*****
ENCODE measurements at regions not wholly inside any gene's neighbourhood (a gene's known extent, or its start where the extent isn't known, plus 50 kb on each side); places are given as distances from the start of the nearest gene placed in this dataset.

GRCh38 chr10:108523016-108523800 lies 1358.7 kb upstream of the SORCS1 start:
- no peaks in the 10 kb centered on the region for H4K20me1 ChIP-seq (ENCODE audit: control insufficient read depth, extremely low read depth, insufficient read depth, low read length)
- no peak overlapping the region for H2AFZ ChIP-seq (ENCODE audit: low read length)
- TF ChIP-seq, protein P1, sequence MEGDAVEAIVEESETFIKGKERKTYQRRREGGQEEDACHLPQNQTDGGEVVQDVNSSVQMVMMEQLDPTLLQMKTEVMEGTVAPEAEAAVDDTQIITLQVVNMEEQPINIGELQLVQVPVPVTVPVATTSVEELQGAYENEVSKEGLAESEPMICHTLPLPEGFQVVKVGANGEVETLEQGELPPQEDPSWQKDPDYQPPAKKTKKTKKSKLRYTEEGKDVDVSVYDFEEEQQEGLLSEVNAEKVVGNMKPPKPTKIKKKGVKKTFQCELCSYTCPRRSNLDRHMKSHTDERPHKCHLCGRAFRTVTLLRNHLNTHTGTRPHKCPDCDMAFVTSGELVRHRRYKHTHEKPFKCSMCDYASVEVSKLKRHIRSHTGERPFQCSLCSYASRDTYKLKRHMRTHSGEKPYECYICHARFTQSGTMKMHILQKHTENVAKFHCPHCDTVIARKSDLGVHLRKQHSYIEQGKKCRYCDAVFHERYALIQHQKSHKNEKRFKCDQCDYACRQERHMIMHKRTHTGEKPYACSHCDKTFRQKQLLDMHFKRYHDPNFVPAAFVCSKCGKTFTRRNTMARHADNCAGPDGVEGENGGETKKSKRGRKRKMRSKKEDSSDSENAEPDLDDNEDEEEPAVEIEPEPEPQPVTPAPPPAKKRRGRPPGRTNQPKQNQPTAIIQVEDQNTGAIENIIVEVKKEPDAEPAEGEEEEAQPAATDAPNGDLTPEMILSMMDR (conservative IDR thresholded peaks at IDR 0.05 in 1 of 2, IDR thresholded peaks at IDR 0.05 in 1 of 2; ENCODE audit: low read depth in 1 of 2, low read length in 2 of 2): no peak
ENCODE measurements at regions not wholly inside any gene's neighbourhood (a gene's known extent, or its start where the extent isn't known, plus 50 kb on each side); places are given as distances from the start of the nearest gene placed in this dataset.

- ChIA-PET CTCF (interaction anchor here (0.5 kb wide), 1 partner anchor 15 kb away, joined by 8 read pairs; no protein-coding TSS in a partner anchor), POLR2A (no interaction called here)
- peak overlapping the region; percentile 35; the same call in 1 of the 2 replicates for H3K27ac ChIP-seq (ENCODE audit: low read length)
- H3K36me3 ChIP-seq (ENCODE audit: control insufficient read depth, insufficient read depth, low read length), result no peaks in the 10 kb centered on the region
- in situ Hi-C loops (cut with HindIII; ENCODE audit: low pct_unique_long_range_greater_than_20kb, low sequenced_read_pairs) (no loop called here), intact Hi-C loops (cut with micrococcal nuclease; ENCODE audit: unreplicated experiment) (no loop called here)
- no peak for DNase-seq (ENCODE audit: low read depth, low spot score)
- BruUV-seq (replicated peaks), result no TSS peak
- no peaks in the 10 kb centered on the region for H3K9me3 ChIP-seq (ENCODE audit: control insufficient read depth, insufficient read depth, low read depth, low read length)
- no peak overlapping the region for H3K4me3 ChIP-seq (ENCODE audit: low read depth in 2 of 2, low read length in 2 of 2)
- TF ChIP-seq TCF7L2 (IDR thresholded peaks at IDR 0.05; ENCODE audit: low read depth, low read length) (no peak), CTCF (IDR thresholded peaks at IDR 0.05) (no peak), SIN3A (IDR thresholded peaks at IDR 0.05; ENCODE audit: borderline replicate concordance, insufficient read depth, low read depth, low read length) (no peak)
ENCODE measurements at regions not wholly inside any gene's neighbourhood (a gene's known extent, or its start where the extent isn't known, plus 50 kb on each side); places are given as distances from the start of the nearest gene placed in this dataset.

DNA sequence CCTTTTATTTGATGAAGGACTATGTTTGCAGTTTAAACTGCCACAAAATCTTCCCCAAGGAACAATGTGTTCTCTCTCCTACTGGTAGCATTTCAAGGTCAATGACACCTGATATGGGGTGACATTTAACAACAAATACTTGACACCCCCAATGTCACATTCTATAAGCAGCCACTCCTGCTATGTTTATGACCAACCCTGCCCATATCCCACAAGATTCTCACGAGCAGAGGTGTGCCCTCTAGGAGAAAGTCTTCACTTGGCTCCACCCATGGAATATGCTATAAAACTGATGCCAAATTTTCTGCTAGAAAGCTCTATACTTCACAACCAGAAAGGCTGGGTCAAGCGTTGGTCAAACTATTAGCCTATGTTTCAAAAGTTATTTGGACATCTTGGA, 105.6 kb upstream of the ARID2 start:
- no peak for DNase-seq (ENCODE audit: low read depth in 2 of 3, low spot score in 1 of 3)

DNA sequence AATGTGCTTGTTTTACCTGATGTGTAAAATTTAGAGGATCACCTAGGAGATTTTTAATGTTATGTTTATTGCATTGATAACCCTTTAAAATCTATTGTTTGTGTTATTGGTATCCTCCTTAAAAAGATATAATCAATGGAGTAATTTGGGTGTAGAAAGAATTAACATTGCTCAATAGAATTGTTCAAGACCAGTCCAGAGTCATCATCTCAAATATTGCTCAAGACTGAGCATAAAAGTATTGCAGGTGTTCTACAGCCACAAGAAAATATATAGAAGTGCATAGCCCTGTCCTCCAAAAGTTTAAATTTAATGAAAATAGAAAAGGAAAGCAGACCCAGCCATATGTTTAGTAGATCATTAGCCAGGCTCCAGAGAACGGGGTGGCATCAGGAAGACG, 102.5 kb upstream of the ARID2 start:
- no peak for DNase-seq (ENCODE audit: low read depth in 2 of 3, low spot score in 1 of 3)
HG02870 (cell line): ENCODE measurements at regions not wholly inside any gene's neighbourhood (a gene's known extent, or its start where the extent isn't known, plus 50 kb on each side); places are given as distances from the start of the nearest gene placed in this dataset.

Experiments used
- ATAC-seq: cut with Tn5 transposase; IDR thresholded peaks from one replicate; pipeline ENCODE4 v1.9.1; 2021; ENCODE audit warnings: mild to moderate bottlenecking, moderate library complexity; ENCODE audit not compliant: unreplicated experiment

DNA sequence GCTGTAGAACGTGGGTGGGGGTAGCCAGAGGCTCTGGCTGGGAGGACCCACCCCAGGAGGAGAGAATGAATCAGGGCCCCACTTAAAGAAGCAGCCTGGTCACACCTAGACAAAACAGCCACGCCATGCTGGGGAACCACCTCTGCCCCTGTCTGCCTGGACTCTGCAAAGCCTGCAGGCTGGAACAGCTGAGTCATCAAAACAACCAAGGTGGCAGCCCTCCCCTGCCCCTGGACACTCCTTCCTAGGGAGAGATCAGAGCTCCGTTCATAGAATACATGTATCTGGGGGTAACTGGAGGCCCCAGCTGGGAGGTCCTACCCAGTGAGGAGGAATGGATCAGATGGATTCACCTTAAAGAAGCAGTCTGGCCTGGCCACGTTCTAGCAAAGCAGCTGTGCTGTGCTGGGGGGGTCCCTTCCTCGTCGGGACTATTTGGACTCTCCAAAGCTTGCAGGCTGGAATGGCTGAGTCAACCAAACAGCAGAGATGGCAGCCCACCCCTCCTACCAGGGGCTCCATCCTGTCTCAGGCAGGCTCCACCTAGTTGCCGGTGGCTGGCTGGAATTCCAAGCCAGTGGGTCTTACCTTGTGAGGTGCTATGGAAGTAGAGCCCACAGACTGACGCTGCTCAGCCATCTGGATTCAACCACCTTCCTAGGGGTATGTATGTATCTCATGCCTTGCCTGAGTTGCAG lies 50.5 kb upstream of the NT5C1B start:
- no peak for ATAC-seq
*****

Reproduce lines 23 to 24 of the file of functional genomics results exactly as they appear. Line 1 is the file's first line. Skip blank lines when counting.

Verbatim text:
- ATAC-seq: cut with Tn5 transposase; IDR thresholded peaks from one replicate; pipeline ENCODE4 v1.9.1; 2021; ENCODE audit warnings: mild to moderate bottlenecking, moderate library complexity; ENCODE audit not compliant: unreplicated experiment

DNA sequence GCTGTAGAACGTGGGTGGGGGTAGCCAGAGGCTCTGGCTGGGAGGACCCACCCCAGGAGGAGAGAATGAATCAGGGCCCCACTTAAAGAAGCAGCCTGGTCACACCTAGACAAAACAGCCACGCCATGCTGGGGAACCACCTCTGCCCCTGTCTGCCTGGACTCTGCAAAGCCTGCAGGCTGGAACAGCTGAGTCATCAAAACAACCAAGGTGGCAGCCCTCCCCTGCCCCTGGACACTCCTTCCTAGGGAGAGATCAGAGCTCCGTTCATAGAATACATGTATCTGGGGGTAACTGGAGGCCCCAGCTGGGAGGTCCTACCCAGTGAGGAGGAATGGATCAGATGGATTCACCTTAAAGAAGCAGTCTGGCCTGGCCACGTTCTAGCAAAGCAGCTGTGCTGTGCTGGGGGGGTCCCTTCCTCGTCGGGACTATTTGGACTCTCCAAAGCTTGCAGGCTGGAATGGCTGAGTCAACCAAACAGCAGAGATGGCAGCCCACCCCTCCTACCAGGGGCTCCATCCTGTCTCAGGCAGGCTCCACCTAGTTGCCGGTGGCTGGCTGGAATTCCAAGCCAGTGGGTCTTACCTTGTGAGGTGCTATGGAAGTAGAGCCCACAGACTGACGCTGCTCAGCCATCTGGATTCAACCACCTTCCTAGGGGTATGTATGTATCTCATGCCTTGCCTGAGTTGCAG lies 50.5 kb upstream of the NT5C1B start: